Grass Valley, CA — For over a hundred years, many Grass Valley locals have maintained that the Wright Brothers famous 1903 flight at Kittyhawk, North Carolina was the second time in humans flew in an airplane. Many historians are quick to dismiss claims from Nevada County sleuths and history buffs that Lyman Gilmore beat the famous duo’s achievement by over a year.
However new evidence uncovered by a Grass Valley researcher is suggesting that Orville and Wilbur’s iconic December 1903 flight was not only eclipsed by the eccentric and reclusive Lyman Gilmore, but even more astonishing, Mr. Gilmore’s supposed May 15, 1902 flight last eight times longer and achieved altitudes as high as 500 ft over the skies of Nevada County.
“This is one of those finds that will rewrite the history books,” said area handyman and part-time historian Hank Snow of Grass Valley. “Everyone around here knows the story, but not many beyond that. Every time someone bring it up, you know, like in a History Channel show or something, we get called a bunch of quacks. Well this photo changes all of that.”
Lyman Gilmore was a flight pioneer who worked out of a hangar just outside the city limits of Grass Valley, CA in what now is the site of his namesake Lyman Gilmore Middle School. In his early 20th century workshop, he built what he claimed was the world’s first steam-powered airplane and claimed that he flew it on May 15, 1902.
Due to the requirement of a heavy boiler and the dependency on coal as a power source, the flights would have been unsustainable according to many aviation experts. Records and evidence regarding his claim were lost in a suspicious 1935 hangar fire. Many believe the hangar fire was no accident.
“Mr. Gilmore was in contact with the Wright brothers,” continued Mr. Snow. “They all knew what each other was doing. The Wright Brothers knew they were beaten, but they also knew Gilmore was weird. This gave them a jump on their marketing. Wilbur knew of the power of movies and he knew if he could get their flight filmed, everyone would forget about ‘loony Gilmore’ as he referred to him in his diary. And I have reason to believe that operatives from the North Carolina government torched his hangar for obvious reasons.”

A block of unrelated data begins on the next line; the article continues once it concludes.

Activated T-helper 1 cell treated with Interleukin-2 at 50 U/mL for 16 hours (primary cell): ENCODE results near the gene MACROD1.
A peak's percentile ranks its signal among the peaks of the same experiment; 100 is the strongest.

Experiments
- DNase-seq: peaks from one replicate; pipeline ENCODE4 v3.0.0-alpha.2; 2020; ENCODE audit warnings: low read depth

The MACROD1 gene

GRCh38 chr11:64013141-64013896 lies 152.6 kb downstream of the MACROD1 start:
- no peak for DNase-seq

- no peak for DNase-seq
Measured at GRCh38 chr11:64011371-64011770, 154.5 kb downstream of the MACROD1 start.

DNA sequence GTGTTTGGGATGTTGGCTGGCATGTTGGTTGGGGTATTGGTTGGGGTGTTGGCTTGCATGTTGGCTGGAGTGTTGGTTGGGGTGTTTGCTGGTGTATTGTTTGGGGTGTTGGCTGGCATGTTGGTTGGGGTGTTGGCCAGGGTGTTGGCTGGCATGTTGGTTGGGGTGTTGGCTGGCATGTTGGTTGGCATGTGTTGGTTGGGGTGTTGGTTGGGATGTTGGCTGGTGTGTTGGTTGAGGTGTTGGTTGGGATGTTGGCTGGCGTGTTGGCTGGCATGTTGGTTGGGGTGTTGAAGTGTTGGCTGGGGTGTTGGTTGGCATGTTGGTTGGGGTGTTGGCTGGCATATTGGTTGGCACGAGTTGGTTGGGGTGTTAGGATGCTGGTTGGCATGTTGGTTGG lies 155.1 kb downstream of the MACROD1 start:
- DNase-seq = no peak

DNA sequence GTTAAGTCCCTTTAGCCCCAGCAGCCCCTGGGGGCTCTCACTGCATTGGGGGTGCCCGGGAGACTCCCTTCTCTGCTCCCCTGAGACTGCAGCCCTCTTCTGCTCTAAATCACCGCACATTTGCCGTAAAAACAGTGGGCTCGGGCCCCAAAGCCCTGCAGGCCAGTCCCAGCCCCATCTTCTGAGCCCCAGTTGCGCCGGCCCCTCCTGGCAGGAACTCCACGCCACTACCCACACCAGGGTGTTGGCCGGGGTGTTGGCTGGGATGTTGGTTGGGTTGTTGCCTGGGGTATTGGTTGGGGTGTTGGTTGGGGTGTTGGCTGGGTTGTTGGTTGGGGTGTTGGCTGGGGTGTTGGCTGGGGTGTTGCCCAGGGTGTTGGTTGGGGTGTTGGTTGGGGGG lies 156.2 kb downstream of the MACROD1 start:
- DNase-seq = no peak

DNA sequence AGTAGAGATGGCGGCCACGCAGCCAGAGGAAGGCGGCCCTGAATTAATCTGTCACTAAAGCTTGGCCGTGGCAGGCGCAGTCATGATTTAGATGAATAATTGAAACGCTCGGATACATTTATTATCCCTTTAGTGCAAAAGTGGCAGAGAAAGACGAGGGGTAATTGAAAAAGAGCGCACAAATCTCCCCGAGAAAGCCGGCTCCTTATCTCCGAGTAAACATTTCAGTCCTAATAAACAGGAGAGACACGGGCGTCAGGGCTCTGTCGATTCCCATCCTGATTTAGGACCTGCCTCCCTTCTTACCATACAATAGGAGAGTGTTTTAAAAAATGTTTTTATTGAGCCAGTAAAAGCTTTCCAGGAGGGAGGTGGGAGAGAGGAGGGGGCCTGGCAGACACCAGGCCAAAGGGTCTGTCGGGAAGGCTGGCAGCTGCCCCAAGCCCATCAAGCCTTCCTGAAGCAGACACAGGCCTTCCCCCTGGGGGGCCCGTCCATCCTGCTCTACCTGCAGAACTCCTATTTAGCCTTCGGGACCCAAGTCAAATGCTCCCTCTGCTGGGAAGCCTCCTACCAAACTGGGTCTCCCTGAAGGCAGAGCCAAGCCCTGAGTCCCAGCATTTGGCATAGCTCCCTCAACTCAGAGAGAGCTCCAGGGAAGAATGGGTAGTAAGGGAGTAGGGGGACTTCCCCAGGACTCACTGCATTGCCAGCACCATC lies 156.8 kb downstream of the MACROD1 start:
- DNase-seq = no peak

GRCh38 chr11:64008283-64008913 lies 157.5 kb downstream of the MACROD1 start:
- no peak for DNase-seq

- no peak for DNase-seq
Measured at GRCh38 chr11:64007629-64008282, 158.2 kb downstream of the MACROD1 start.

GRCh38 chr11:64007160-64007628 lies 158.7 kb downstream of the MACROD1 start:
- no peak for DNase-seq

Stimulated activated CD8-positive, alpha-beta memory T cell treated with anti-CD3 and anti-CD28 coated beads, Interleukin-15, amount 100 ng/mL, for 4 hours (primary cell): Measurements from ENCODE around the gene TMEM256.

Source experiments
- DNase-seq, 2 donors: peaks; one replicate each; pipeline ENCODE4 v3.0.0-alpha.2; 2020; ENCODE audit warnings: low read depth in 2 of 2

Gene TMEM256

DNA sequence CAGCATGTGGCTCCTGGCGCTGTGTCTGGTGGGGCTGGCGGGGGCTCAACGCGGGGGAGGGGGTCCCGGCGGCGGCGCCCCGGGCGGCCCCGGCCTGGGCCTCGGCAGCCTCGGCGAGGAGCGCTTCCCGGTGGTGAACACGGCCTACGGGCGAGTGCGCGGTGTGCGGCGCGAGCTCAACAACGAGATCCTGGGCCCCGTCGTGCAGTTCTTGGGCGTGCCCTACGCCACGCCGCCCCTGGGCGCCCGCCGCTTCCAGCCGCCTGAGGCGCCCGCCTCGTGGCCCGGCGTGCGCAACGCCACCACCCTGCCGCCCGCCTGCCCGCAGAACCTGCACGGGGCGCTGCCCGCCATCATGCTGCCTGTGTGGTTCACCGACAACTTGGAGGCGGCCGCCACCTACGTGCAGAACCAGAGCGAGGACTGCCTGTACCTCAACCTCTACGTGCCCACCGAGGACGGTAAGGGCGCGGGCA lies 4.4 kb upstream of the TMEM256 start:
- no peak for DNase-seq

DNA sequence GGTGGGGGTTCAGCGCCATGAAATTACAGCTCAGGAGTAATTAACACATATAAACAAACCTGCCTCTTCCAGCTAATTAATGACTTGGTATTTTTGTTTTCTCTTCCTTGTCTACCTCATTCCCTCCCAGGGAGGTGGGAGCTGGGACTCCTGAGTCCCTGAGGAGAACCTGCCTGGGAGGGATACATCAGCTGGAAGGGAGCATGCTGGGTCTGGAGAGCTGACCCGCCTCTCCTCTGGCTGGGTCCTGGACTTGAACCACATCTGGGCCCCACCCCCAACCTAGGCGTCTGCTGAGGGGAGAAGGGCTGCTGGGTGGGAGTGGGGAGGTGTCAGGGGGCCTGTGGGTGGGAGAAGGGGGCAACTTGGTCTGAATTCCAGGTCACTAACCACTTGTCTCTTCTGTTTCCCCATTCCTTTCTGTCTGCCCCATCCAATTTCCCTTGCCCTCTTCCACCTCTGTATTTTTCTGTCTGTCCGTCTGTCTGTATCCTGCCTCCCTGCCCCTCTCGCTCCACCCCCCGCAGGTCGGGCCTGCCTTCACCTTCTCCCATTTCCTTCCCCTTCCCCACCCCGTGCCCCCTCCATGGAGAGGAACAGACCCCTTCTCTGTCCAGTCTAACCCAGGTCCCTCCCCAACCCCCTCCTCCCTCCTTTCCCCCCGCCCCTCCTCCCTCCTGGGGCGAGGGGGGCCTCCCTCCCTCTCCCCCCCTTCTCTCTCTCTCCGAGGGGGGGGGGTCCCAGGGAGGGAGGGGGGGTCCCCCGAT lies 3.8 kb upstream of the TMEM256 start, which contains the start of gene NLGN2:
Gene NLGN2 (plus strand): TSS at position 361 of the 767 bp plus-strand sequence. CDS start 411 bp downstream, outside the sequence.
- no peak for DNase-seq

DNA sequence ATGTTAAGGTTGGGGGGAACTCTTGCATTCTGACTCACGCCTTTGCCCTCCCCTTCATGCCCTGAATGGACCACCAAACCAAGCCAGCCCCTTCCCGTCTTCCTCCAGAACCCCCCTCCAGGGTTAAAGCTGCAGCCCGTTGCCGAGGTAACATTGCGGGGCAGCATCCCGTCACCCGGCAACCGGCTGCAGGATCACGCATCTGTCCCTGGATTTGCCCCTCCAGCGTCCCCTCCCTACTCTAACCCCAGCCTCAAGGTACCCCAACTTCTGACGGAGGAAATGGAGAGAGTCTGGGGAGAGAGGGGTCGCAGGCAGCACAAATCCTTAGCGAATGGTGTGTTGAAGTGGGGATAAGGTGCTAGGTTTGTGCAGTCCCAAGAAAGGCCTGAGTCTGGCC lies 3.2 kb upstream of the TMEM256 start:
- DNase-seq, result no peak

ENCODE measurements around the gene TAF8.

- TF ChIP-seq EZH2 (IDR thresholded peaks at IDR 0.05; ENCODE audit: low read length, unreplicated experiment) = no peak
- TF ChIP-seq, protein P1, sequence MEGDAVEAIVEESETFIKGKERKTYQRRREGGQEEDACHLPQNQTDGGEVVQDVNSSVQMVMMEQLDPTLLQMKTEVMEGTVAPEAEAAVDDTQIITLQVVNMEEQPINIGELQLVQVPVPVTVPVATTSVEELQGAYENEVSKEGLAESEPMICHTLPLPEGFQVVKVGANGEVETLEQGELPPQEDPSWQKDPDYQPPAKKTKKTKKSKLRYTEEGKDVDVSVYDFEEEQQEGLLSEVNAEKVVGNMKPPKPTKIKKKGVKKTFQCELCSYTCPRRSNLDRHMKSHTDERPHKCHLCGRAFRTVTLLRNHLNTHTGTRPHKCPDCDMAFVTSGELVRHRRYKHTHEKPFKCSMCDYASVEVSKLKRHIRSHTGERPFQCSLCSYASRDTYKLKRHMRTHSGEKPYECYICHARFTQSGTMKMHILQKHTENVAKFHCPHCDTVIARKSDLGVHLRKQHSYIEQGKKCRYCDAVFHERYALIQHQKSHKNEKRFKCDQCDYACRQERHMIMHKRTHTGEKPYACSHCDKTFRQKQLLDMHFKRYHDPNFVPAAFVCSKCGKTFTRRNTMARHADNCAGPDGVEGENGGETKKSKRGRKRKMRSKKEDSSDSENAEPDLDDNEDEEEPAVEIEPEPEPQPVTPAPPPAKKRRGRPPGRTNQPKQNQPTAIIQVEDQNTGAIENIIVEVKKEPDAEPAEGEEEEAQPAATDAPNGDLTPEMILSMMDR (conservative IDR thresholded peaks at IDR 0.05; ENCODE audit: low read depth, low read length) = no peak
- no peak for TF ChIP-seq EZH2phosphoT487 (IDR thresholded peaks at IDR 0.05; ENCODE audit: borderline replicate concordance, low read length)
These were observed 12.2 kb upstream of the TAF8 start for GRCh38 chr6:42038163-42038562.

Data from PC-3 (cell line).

Alternative Flight History
For decades, “alternative-history” flight buffs had no proof other than oral tales that Mr. Gilmore indeed made the world’s first airplane flight. That all changed last week when 5th Generation Nevada County resident Mary Shilling of Penn Valley shared some of her family photos from the early 20th Century with Mr. Snow.
“Well, I had just arrived at Sierra Presbyterian’s yard sale with a box of old photos,” said a tidily dressed Ms. Shilling speaking with the Beacon.” And then this Hank Snow fella asked if he could look through them, and of course, I didn’t see a problem with that. That’s why they were there. Then he asked me about one my great-grandfather took of Mill Street back in, I don’t know, maybe 1901 or something? He pointed to Gilmore’s plane in the sky, and I said, “yes, that’s his [Gilmore’s] plane. Everyone knows that.’ He became very excited. He was waving his hands around in the air. He ever hugged me and gave me a big kiss, which I found inappropriate, to be honest.”
Mr. Snow immediately contacted Nevada City Electrician and amateur forensic photograph researcher Phil Meadows for his opinion on the photograph.
“Here’s the thing,” said Mr. Meadows speaking of the 1902 photo featuring Lyman Gilmore in flight, “It’s very difficult to forge these old photos even with modern technology. There’s the aging, the chemical processes, the shadows. I mean, it’s damn near impossible to simulate the noise of the aperture issue they had back then. About the only thing I can say about this sample, is I wish it weren’t so blurry because skeptics are not going to be satisfied with this.”
As for Mr. Snow, he’s more convinced than ever that this is the proof that Lyman Gilmore was first to the skies.
“I was already convinced before this. I mean, this is just the icing on the cake. But now I have evidence to take to world, you know? Seeing is believing. I wonder if North Carolina will change their license plates to something like ‘Second in Flight,’ eh?”